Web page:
In the wake of biggest star Anthony Davis’ public — and, therefore, violative — request to be traded to a contender, the Pelicans have hung tough. Outwardly, they’re bent on going through business as usual, never mind that the decision of their franchise player to move on compels them to do so as well, albeit against their wishes. Nonetheless, it bears noting that they’re determined to get past the development on their own terms. Despite the peculiar timing of the pronouncement, they’ll be proceeding at a pace that best serves their interests.
Significantly, the Pelicans have seen fit to take an aggressive stance in reaction to Davis’ statement. Their very first press release included an appeal to the National Basketball Association to investigate the possibility of tampering having been committed in the run-up to the turn of events. The league office did wind up fining him for agent Rich Paul’s candid disclosures, but, in all likelihood, not to the extent that the franchise wished. In any case, it has sent a clear signal that it will not be a passive participant in the process.
Indeed, the Pelicans have become proactive if nothing else. Franchise owner Gayle Benson met with them team prior to yesterday’s homestand against the Nuggets, as much to give players props for upending the highly touted Rockets on the road the day before as to indicate her intent to be visible during and throughout the transition. And even as Davis may well remain part of the roster after next week’s trade deadline, they’re acting on the impression that he’s already gone. Yesterday’s pregame hype video ended with an image of stalwarts of the blue and gold that conspicuously did not include him.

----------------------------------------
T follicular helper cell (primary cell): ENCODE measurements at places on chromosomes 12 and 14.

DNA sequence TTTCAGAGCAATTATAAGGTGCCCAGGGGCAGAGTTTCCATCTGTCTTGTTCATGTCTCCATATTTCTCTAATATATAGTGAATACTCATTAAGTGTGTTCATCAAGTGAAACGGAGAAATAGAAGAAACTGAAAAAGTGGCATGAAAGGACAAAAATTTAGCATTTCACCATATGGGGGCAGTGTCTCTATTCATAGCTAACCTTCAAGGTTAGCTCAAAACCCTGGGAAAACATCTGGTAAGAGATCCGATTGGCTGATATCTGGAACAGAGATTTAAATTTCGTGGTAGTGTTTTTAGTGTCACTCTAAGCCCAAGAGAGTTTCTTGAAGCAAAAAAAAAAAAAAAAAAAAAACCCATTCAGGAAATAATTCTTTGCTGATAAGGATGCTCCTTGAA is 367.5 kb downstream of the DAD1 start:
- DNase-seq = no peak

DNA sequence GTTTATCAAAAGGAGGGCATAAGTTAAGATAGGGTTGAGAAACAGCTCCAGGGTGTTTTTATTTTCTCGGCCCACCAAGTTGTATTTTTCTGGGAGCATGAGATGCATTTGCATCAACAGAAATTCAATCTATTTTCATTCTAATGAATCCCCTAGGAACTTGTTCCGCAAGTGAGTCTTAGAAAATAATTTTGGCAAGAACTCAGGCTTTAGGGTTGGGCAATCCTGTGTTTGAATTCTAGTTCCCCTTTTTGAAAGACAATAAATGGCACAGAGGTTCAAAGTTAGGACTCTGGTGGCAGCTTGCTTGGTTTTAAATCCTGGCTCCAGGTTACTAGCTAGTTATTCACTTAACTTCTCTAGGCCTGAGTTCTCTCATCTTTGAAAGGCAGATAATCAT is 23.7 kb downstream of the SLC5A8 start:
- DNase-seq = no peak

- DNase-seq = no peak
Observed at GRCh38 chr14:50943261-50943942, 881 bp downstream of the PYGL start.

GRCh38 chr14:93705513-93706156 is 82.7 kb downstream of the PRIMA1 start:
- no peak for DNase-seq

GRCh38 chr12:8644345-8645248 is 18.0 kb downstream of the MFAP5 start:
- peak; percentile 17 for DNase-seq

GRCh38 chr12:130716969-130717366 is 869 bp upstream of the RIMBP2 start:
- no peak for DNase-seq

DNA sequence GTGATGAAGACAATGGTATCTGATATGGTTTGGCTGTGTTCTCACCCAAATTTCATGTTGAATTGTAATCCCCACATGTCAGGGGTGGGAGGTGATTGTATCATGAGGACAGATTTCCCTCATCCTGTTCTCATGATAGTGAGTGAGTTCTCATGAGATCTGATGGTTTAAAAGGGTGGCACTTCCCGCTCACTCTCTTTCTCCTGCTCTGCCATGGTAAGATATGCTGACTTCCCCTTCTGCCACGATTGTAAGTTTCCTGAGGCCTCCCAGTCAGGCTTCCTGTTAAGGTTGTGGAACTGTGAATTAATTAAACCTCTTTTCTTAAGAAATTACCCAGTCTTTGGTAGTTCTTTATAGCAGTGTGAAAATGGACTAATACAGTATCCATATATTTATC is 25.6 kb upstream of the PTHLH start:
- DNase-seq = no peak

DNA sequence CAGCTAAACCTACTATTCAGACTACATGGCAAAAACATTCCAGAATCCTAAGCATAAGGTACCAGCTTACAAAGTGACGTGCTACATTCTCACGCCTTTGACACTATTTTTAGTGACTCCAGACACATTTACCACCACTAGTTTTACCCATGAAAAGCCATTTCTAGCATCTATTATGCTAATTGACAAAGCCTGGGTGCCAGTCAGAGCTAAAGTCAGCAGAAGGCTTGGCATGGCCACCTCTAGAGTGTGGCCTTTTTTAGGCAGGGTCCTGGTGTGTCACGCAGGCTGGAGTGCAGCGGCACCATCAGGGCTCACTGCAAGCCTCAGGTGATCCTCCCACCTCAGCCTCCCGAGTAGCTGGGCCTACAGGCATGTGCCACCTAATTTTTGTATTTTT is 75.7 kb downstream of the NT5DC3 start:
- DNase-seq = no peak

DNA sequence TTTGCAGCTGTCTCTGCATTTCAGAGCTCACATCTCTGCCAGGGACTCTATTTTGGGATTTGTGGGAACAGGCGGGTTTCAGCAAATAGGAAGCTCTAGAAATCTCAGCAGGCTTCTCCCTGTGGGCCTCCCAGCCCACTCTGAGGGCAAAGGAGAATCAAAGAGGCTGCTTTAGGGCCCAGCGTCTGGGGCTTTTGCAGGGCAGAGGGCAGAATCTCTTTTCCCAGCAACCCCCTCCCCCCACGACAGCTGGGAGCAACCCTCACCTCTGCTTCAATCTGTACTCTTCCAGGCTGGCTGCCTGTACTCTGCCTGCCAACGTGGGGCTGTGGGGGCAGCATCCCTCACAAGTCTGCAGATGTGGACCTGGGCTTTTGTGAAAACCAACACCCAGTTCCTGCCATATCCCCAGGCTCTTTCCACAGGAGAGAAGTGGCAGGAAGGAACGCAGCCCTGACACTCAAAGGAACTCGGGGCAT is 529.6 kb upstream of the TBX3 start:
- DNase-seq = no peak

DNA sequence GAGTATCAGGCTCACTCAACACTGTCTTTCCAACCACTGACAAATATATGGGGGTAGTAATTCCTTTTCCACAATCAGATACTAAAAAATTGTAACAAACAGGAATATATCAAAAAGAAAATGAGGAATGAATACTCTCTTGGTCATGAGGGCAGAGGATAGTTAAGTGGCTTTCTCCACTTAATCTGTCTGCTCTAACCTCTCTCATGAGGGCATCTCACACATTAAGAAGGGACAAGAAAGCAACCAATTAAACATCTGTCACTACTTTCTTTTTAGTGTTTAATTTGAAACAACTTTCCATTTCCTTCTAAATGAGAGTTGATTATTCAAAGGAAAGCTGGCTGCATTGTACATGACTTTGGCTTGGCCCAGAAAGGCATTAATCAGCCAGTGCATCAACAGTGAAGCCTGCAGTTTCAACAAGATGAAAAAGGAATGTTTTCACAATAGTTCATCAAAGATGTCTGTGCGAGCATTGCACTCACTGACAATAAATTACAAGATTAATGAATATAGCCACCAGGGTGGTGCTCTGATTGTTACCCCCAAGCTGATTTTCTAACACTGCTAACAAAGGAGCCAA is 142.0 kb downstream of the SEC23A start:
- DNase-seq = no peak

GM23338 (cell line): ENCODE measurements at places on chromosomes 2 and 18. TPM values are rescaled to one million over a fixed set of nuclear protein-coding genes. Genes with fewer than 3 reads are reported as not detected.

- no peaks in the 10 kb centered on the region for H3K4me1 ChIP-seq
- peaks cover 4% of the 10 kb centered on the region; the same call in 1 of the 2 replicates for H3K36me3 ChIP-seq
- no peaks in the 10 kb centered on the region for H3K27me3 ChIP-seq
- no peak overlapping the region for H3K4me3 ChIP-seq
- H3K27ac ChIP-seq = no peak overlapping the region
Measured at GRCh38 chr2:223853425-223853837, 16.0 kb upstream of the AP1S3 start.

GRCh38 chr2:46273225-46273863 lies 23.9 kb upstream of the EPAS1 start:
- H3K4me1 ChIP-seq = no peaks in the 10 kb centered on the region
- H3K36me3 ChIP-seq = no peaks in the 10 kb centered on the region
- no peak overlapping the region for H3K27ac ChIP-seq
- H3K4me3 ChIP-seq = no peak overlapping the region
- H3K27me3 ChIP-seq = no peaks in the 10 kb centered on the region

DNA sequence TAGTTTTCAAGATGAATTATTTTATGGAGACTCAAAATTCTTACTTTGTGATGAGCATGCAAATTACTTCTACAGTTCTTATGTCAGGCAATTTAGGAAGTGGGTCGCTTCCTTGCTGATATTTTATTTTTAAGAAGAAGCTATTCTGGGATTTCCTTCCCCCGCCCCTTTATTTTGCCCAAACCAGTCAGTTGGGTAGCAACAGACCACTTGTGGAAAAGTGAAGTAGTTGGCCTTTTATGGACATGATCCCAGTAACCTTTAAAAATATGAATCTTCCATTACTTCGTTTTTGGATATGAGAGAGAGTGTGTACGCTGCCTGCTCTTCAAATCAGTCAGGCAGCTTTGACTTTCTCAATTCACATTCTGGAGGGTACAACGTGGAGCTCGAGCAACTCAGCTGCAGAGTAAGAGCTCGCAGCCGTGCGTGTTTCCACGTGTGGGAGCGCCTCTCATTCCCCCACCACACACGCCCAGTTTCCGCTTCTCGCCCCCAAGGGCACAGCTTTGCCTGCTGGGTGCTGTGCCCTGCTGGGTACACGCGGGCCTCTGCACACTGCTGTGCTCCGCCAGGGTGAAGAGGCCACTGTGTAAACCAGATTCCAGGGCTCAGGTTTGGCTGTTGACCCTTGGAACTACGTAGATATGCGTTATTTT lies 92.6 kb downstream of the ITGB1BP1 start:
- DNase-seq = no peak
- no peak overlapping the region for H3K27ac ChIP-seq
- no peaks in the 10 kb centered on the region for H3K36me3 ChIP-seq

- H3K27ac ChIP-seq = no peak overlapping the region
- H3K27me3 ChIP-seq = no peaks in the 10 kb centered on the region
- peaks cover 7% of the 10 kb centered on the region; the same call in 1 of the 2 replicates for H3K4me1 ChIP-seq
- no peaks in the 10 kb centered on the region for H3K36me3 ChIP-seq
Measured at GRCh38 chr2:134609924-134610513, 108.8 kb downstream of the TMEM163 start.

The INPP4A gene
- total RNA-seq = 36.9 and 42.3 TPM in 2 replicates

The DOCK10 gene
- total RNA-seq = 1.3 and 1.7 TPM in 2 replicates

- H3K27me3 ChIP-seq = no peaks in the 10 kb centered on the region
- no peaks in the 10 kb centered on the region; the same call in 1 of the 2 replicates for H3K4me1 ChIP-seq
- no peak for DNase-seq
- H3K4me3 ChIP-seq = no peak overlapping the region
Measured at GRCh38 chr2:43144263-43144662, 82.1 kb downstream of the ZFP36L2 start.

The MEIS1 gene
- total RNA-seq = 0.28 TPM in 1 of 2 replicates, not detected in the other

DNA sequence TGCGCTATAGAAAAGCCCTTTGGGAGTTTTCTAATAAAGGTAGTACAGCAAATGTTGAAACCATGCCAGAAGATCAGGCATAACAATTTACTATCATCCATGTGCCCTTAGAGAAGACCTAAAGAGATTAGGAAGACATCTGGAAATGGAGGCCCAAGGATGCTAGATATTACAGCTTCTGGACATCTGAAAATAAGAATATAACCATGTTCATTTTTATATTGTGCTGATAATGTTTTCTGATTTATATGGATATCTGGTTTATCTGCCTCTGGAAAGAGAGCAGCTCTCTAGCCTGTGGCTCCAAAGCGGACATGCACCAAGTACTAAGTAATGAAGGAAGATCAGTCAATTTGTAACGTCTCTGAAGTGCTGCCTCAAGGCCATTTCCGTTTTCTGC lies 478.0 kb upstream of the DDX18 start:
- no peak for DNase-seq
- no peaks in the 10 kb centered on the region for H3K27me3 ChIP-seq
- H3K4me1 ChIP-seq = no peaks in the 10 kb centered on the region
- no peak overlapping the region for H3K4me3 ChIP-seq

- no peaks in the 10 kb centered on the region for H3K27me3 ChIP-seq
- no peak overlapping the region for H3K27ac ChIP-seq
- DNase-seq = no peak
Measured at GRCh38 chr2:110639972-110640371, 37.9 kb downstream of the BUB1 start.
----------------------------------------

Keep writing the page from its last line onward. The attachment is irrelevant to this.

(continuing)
In the aftermath, Davis appeared unmoved by the slight. He was at the end of the bench until the final buzzer, cheering for the Pelicans and engaging with them during huddles. Still, it couldn’t have escaped him, and, from his vantage point, it stood as validation of his decision. Whether it means he will be in another uniform in a week and a half remains to be seen. If not, though, awkward moments between him and the front office should be expected. One foot may be out the door, but the other is still inside — not the ideal position to be in for him and for the keepers of the house that he used to herald.
Anthony L. Cuaycong has been writing Courtside since BusinessWorld introduced a Sports section in 1994.